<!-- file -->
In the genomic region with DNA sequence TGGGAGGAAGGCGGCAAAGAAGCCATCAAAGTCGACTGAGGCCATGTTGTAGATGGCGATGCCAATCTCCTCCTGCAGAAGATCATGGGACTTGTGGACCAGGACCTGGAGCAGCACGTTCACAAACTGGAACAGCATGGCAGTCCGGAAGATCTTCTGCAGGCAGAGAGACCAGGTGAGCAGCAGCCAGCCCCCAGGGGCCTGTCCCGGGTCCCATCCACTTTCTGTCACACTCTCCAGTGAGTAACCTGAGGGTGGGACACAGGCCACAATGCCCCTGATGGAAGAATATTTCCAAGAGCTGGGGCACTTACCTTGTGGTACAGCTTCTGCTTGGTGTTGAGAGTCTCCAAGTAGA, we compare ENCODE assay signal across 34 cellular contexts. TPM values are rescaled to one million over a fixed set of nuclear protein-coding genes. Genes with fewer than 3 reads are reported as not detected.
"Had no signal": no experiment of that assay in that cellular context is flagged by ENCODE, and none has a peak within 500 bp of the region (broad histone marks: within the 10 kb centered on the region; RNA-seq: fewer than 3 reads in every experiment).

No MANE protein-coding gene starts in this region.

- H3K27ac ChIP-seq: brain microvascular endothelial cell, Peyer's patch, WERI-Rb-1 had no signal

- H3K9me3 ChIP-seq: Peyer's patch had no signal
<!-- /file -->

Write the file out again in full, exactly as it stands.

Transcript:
In the genomic region with DNA sequence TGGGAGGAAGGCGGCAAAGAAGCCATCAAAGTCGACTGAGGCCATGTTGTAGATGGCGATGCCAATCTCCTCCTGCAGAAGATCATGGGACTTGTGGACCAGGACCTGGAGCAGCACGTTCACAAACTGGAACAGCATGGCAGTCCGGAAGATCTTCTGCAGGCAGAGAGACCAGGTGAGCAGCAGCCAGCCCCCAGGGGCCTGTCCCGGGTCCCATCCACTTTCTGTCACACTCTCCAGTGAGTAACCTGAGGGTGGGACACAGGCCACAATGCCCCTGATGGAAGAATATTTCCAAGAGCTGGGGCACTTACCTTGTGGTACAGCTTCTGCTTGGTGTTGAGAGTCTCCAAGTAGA, we compare ENCODE assay signal across 34 cellular contexts. TPM values are rescaled to one million over a fixed set of nuclear protein-coding genes. Genes with fewer than 3 reads are reported as not detected.
"Had no signal": no experiment of that assay in that cellular context is flagged by ENCODE, and none has a peak within 500 bp of the region (broad histone marks: within the 10 kb centered on the region; RNA-seq: fewer than 3 reads in every experiment).

No MANE protein-coding gene starts in this region.

- H3K27ac ChIP-seq: brain microvascular endothelial cell, Peyer's patch, WERI-Rb-1 had no signal

- H3K9me3 ChIP-seq: Peyer's patch had no signal